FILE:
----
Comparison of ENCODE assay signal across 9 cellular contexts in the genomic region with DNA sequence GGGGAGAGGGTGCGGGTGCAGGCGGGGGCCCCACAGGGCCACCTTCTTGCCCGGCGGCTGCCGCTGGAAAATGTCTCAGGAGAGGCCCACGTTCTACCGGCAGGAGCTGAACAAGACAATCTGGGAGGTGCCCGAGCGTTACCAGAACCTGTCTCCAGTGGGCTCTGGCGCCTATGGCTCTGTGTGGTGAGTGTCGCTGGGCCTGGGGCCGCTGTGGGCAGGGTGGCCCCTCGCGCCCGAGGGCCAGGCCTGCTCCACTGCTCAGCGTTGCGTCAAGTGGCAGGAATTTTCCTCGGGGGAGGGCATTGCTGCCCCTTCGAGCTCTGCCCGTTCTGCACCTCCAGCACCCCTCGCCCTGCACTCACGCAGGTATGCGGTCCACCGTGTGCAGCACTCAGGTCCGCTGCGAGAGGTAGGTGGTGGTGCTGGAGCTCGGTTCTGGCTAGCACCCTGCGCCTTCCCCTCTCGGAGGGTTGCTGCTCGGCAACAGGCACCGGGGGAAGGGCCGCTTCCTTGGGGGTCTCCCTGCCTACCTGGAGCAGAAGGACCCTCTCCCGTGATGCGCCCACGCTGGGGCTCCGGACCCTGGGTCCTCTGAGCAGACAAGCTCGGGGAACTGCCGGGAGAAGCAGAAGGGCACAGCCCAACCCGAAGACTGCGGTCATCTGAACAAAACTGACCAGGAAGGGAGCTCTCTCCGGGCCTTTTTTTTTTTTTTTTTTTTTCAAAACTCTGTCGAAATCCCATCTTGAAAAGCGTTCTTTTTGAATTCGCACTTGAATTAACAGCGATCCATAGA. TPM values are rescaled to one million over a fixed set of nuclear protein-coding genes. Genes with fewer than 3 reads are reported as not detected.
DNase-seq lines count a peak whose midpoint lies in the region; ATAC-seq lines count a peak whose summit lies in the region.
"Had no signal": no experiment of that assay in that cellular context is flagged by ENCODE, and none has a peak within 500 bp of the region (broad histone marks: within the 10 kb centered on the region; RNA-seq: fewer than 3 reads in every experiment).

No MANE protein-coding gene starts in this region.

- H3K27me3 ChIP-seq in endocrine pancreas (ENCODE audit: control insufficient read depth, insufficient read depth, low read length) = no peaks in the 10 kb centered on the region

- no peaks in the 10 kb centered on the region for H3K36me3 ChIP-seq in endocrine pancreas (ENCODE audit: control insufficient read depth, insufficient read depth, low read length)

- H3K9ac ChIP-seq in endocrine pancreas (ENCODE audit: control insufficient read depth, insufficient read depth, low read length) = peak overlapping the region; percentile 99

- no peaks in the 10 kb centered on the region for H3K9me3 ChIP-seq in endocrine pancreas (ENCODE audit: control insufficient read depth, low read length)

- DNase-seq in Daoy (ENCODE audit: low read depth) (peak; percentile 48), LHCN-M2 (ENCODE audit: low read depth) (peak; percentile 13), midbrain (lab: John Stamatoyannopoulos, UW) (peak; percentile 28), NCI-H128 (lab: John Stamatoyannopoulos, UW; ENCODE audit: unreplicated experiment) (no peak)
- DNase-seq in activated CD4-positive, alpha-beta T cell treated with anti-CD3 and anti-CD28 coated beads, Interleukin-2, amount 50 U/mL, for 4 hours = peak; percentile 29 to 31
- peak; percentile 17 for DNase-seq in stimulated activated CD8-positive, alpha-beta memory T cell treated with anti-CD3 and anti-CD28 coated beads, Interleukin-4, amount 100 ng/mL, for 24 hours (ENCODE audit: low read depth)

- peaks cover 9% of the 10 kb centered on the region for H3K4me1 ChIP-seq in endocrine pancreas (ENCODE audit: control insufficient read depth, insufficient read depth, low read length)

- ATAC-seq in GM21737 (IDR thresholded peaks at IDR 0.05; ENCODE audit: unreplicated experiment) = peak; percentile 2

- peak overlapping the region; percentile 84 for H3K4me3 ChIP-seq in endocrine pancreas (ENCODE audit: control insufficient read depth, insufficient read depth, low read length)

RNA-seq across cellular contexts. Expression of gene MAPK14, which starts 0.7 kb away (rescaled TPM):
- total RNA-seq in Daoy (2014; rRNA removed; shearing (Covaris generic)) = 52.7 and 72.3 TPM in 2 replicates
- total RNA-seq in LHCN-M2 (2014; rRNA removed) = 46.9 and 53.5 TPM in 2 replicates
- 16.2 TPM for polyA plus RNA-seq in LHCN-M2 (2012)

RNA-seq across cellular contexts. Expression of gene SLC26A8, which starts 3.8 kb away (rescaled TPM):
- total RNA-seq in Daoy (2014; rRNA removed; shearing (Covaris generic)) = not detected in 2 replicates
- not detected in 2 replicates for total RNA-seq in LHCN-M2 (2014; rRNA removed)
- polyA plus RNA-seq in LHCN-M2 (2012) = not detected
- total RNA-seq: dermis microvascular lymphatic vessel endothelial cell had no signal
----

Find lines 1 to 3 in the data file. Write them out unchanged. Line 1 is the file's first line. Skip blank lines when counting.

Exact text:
Comparison of ENCODE assay signal across 9 cellular contexts in the genomic region with DNA sequence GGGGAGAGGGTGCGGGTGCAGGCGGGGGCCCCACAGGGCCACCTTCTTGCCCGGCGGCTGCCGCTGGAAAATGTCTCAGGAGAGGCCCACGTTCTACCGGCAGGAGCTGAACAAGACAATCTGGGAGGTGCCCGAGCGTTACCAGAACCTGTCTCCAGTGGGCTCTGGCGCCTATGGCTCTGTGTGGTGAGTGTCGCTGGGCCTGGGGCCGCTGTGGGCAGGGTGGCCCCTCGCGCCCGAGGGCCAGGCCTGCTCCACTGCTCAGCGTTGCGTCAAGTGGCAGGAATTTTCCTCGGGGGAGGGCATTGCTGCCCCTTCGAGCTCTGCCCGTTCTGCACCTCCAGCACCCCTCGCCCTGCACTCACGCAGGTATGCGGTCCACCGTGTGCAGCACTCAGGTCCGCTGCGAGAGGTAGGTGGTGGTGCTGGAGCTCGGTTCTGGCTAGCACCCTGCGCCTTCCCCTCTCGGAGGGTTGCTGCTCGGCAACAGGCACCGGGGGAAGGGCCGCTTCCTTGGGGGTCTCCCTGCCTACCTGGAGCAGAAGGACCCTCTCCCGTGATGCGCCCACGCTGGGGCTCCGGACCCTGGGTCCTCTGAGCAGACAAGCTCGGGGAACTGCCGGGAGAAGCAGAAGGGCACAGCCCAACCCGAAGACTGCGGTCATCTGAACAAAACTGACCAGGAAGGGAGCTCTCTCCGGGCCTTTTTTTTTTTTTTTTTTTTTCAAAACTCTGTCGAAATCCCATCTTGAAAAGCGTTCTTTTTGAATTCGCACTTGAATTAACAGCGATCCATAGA. TPM values are rescaled to one million over a fixed set of nuclear protein-coding genes. Genes with fewer than 3 reads are reported as not detected.
DNase-seq lines count a peak whose midpoint lies in the region; ATAC-seq lines count a peak whose summit lies in the region.
"Had no signal": no experiment of that assay in that cellular context is flagged by ENCODE, and none has a peak within 500 bp of the region (broad histone marks: within the 10 kb centered on the region; RNA-seq: fewer than 3 reads in every experiment).